According to LSU's Agricultural Center, the above-average temperatures seen in November and December helped Louisiana's crawfish season grow early and fast. Those favorable weather conditions led to many crawfish reaching market size in late December and early January.
But the center said that freezing conditions are expected across much of the crawfish-producing areas of Louisiana late this week that will likely impact the supply until warmer weather returns.
"When the water temperature is jumping between 60 and 70 degrees, that's optimum for crawfish growth," said Mark Shirley, an aquaculture agent for the LSU AgCenter and Louisiana Sea Grant.
WDSU spoke to the owner of NOLA Crawfish King Seafood & Barbecue, Chris "Shaggy" Davis, who said he has seen the cold weather this January affecting supply. Davis said he's also seeing changes in the size of crawfish and the price of crawfish.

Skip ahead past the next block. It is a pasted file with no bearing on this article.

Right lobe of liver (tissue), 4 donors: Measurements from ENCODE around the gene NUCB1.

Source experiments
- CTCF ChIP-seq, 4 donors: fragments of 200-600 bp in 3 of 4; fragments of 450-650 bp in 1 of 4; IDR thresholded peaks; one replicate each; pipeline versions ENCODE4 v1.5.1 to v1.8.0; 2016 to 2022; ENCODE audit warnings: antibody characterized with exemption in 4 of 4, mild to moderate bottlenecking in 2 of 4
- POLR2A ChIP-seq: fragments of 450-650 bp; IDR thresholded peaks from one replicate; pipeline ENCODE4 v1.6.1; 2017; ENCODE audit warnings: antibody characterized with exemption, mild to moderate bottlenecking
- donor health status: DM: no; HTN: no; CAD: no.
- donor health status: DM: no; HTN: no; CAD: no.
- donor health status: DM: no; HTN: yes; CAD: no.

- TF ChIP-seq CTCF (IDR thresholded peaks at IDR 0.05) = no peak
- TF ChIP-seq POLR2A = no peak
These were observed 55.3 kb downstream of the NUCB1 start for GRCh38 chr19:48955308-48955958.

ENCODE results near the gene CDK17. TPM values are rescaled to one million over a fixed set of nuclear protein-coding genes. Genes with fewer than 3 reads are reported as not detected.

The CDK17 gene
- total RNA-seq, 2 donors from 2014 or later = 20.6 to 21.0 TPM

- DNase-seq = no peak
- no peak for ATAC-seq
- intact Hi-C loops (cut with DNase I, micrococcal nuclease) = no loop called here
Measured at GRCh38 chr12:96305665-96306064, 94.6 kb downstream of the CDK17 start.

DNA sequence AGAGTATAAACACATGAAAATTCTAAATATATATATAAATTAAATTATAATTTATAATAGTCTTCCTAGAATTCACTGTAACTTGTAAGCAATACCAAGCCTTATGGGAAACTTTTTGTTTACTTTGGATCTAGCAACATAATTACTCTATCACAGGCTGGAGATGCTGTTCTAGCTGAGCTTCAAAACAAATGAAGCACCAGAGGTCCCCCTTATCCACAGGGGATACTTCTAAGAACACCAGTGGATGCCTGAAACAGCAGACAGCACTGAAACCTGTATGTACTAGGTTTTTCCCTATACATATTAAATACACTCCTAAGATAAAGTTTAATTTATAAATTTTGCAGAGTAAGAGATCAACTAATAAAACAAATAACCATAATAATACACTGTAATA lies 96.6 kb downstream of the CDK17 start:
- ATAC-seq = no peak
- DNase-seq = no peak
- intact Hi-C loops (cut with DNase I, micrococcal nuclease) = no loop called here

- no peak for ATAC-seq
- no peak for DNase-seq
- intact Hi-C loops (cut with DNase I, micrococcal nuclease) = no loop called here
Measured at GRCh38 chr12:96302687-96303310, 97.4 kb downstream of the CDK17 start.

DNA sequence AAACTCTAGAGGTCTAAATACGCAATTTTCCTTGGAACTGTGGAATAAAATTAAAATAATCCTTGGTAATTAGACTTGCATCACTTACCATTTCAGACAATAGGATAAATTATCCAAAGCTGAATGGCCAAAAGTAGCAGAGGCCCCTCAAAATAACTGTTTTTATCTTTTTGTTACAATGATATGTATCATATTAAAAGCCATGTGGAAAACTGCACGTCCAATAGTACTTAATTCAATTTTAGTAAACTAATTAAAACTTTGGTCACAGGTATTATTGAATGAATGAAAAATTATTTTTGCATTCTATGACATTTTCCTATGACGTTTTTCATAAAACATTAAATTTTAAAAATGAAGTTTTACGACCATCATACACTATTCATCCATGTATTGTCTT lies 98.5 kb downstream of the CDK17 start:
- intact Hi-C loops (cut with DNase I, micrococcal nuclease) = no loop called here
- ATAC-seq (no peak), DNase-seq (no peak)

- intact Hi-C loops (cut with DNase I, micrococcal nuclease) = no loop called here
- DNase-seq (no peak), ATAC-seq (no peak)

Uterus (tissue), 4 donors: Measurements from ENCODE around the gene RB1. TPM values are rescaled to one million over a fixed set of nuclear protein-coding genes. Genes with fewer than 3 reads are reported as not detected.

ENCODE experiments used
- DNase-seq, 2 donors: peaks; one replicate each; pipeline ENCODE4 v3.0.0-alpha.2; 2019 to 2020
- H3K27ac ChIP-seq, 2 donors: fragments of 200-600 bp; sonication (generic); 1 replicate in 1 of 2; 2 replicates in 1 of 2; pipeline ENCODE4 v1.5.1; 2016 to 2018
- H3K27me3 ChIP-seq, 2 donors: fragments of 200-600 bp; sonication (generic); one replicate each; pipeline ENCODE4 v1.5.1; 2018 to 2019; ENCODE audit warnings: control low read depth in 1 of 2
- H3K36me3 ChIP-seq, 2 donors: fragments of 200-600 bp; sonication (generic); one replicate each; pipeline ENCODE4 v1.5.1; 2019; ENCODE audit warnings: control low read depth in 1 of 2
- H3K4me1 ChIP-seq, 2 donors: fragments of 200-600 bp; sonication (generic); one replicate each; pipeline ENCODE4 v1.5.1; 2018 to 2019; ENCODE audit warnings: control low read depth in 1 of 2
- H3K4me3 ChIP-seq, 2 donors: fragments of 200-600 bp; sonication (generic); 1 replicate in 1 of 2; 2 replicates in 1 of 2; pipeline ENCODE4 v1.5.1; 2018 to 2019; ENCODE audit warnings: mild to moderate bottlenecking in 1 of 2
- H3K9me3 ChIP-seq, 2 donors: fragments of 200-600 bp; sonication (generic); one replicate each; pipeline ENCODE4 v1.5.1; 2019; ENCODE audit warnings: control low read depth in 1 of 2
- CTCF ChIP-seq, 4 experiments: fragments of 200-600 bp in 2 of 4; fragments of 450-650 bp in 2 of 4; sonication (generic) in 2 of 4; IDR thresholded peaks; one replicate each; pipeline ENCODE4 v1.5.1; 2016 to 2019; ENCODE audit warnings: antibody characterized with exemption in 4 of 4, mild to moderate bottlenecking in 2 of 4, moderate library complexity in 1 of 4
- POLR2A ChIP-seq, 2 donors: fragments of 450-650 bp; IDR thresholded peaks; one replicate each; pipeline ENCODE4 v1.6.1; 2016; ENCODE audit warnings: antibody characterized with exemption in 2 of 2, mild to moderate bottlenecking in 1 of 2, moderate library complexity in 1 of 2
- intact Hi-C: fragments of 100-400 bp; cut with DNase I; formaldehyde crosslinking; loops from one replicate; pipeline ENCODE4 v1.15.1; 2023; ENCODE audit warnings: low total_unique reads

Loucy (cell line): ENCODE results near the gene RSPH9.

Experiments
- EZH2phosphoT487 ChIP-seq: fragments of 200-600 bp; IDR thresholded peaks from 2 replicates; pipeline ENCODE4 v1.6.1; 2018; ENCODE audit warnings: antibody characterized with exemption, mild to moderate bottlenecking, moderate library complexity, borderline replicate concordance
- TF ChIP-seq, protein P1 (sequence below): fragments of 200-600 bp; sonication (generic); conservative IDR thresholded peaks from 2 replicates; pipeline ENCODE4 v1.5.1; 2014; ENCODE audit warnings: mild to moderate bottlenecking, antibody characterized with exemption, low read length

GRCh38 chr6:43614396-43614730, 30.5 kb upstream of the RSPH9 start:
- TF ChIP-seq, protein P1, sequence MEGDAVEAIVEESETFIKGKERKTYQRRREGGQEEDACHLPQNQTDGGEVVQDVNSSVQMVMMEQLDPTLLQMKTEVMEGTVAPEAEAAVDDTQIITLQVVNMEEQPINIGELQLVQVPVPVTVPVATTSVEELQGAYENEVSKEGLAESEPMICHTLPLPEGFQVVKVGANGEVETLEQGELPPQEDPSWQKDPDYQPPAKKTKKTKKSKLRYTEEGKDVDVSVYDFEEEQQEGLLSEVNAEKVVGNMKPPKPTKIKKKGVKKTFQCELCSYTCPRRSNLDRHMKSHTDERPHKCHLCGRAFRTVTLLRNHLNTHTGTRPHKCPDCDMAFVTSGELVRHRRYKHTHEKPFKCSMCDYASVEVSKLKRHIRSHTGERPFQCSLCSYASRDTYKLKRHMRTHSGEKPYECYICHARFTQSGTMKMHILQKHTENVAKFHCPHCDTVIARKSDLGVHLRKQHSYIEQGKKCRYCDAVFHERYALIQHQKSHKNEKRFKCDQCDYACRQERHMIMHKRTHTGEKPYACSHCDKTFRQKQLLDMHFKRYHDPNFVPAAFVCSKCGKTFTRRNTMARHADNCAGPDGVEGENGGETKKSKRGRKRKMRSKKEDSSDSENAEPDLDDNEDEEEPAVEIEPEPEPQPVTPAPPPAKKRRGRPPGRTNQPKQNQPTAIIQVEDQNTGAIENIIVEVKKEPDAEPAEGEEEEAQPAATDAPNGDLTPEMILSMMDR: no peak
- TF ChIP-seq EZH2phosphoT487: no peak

LSU's Agricultural Center is also monitoring a deadly white spot virus that is affecting the crawfish industry.
In a 2020 report, the AgCenter explained that extreme weather can have a costly impact.
For example, heavy summer rains can cause crawfish to emerge from their burrow too early, ultimately making it harmful to their survival.
And simply put, winter temperatures dropping below freezing can slow crawfish growth.
In 2018-19, the Louisiana crawfish season alone produced 151.8 million pounds of crawfish with an economic value of $209.5 million.
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